These sea cucumber varieties are non-native, and apart from the obvious destruction of mangrove habitat (which is essential to maintaining healthy fish populations), there is lack of research on the impact of this intensive monoculture upon local biodiversity.

Another issue facing the Maldivian nation is coral mining for construction. This has been listed as one of the major contributing factors to reef destruction and in all likelihood is responsible for the island of Male, the capital of Maldives, slowly sinking under its own weight.

Could it be that the Maldives is the next Atlantis? An island paradise with bountiful resources, whose human population has been sustained for hundreds of years by the delicate balance it maintains with the marine life surrounding its 1900 atolls and islands, all destroyed in a few short decades due to greed and short-sightedness.

The two top contributors to the Maldives economy are Tourism (over 30%) and Fishing (around 10%).

The introduction of longlining last year in Maldives has made way for by-catch in the Tuna Fishery. Dive tourism in Maldives depends on sharks, rays and turtles, which are all vulnerable to by-catch. This industrial fishing method has outcompeted the traditional and more sustainable pole and line fishermen, who will have to convert to longlining to survive.

In a dangerous downward spiral of destruction, it looks as though the Maldives government is signing away their environmental legacy in the name of short-term economic gain and corrupt pocket-lining.

It is time for the international community and lovers of the sea to take action before the bounty and uniqueness of this island nation is lost.  In the words of Captain Paul Watson “extinction is forever.”

Please visit the below links and write to the Maldives government offices listed below to voice your opposition to: Dolphinarium, Tuna longlining, Coral Mining and Lagoon Reclamation, Sea-Cucumber Aquaculture and destruction of Manta Ray breeding habitat. Please support Sea Shepherd Conservation Society’s efforts to open a Maldives Chapter.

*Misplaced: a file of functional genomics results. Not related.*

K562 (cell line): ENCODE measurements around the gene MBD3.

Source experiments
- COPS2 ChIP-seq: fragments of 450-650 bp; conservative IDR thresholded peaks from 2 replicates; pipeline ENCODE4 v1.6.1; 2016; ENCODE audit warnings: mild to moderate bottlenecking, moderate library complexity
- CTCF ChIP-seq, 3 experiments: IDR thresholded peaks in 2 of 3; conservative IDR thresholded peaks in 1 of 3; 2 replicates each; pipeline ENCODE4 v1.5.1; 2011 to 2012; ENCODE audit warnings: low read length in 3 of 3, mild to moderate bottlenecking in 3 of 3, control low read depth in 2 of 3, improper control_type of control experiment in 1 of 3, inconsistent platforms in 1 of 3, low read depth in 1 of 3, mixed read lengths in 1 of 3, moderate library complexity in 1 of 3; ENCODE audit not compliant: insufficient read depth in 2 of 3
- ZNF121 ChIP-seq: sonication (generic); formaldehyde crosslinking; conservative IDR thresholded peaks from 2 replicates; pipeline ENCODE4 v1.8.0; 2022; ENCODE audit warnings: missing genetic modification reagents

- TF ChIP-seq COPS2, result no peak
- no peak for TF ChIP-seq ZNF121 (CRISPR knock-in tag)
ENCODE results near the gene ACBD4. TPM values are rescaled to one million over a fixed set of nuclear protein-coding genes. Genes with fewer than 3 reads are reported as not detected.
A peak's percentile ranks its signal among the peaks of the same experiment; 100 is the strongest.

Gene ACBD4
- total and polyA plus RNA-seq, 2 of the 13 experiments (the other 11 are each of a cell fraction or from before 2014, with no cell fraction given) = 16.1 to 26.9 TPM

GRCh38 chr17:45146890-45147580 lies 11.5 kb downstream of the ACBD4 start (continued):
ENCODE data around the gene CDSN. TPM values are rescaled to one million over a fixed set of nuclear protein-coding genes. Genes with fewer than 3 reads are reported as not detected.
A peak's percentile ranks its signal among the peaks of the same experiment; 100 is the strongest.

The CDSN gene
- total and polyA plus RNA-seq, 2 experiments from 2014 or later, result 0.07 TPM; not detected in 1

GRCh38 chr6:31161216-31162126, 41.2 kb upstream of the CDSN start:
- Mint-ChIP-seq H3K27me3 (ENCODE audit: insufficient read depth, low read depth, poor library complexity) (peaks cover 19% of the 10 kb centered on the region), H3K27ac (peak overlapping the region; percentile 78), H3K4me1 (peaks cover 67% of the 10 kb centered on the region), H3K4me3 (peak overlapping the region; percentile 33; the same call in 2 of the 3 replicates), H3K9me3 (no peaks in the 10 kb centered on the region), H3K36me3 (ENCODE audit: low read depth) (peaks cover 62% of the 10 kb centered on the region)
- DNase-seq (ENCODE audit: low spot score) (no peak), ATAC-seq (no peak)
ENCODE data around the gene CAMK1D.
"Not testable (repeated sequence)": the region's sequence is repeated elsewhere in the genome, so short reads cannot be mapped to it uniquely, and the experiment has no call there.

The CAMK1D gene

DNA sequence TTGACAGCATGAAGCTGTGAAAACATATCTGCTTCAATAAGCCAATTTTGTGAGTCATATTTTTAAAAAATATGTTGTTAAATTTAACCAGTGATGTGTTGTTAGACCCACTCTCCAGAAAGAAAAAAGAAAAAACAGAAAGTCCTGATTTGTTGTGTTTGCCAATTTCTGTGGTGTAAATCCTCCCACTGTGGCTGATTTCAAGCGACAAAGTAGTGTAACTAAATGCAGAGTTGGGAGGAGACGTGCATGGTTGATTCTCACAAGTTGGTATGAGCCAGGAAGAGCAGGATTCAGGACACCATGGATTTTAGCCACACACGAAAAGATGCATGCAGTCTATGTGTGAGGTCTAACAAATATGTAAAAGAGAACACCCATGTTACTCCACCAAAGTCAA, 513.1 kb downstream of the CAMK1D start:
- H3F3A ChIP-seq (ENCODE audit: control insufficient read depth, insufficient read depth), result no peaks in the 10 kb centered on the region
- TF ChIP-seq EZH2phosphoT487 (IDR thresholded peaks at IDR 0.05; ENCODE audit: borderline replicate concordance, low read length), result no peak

Maldives President’s Office ?

Department of National Planning, ?Ministry of Finance and Treasury Ameenee MaguMale’, 20125, Rep. of Maldives Ministry of Tourism, Arts and Culture?5th Floor, velaanaage?Ameeru Ahmed Magu?Block 20096?Male’, Republic of Maldives?General Tel:?(+960)3323224 (+960)3323226 Fax: (+960)3322512 E-mail:


Nalandhoo island is being artificially modified for commercial harvesting of alien species of sea cucumber. Lagoons on the island have been affected by toxic discharge from this monoculture.
Photo: NIOS


Eriyadhoo island, a Manta Ray breeding ground with outstanding natural beauty, has been leased to be destroyed by sea cucumber farming.
Photo: NIOS


Links, articles, and sources:

Please find below some information on the various environmental issues in the Maldives.

1. Dolphinariums

Some of the current petitions:

2. Reclamation of lagoons that would destroy several dive sites in the Maldives and cause the loss of the habitat of a number of mantas and other species

3. Long-line fishery

Maldivian companies are already searching for foreign companies to do large scale long-line fishery:

4. Aquaculture projects that threatens mangroves and habitats of species

A video of Maldives president promoting an illegal sea cucumber project:

Leave a Reply